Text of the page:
[Python-3000] Set literal

Nick Coghlan ncoghlan at gmail.com
Fri Jan 25 17:05:15 CET 2008

Mark Summerfield wrote:
> On 2008-01-25, Guido van Rossum wrote:
>> For the record, I'm thinking Raymond has won this argument fair and
>> square, and I'm withdrawing my opposition.
>> I hope it isn't too confusing that {1: 1} creates a *mutable* dict
>> while {1} creates an *immutable* frozenset. I still find this slightly
>> inelegant. But the practicality of being able to treat set literals as
>> compile-time constants wins me over.
> So this will produce:
>     frozenset()	# empty frozen set
>     {1}	    	# 1 item frozen set
>     {1, 2}  	# 2 item frozen set
>     {}	    	# empty dict
>     {1:1}   	# 1 item dict
>     {1:1, 2:2}	# 2 item dict

More completely:

      ()           # empty tuple
      (1,)         # 1 item tuple
      (1, 2)       # 2 item tuple
      []           # empty list
      [1]          # 1 item list
      [1, 2]       # 2 item list
      {}           # empty dict
      {1:1}        # 1 item dict
      {1:1, 2:2}	  # 2 item dict
      frozenset()  # empty frozen set
      {1}          # 1 item frozen set
      {1, 2}       # 2 item frozen set
      set()        # empty mutable set
      set({1})     # 1 item mutable set
      set({1, 2})  # 2 item mutable set

So with Raymond's proposal we will have syntax for two immutable 
literals (tuples, frozensets) and two mutable container displays (lists,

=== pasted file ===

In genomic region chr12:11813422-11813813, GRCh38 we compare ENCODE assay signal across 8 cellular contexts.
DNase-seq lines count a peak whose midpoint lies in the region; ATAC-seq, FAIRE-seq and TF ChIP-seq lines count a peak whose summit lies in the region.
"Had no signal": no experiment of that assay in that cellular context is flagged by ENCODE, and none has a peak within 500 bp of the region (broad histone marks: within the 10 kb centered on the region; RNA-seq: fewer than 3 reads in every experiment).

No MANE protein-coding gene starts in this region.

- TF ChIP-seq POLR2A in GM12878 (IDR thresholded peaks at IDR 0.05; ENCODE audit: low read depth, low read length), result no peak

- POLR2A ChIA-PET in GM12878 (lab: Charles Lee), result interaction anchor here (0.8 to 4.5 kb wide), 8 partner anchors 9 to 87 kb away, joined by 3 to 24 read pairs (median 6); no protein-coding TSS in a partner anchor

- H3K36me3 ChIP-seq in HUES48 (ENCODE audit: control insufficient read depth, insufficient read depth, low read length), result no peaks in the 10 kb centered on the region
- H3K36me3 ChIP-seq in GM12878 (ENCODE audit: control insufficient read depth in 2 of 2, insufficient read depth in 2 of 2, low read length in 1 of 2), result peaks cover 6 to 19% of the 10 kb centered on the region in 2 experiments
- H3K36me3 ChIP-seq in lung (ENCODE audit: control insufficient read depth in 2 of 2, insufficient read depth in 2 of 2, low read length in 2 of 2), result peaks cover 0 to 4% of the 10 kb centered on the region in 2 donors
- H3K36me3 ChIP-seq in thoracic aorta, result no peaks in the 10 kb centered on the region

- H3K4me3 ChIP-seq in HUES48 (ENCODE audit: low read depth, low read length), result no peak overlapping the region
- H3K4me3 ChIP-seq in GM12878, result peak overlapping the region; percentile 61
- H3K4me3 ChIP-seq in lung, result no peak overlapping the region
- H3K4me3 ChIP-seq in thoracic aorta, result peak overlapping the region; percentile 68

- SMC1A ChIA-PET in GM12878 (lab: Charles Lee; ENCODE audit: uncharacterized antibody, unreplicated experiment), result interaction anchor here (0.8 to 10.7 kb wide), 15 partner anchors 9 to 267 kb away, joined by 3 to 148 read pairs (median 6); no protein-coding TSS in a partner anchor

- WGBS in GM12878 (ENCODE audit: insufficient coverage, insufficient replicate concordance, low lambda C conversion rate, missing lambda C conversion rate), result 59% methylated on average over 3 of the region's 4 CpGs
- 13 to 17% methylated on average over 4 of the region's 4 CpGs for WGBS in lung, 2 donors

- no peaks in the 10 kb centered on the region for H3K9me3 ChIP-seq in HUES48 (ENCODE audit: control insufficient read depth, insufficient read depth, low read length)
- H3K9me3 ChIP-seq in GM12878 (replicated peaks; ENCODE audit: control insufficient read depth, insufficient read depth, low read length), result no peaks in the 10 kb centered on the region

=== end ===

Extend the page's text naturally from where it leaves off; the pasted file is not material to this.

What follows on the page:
Yes, there will be a few anomalies to learn in this list:
   - 1-tuples require a trailing comma
   - {} is a dict rather than a frozen set
   - frozen sets are immutable while dicts are mutable

Do these anomalies make this area of the language syntax harder to 
learn? Almost certainly - the 1-tuple anomaly has been tripping people 
up for years. Despite any reservation, are there valid reasons for 
having these anomalies in Py3k? As far as I am concerned, yes there 
are*, and I believe that is Guido's view as well.


*Taking them from the top:
- 1-tuples require a trailing comma to differentiate them from the use 
of parentheses for mere expression grouping. Expression grouping is kind 
of important, and this anomaly in the syntax is a small price to pay for 
making that work intuitively.
- {} is used extensively in existing code (both operational code and 
code in documentation and other examples). Py3k may lower the bar for 
'acceptable breakage' in the realm of backwards compatibility, but it 
doesn't get rid of it altogether - and changing the meaning of {} fails 
to clear even that lowered hurdle. Also, as Marcin pointed out, an empty 
frozenset() is pretty useless, while an empty dict() is common.
- making set literals immutable provides excellent optimisation 
opportunities, which is important because it is a concern for speed 
which is likely to lead to the use of a set in the first place. It is 
also convenient in that set() is a lot easier to type than frozenset(), 
so going from an immutable literal to a mutable container is easier than 
going the other way would have been.

Nick Coghlan   |   ncoghlan at gmail.com   |   Brisbane, Australia

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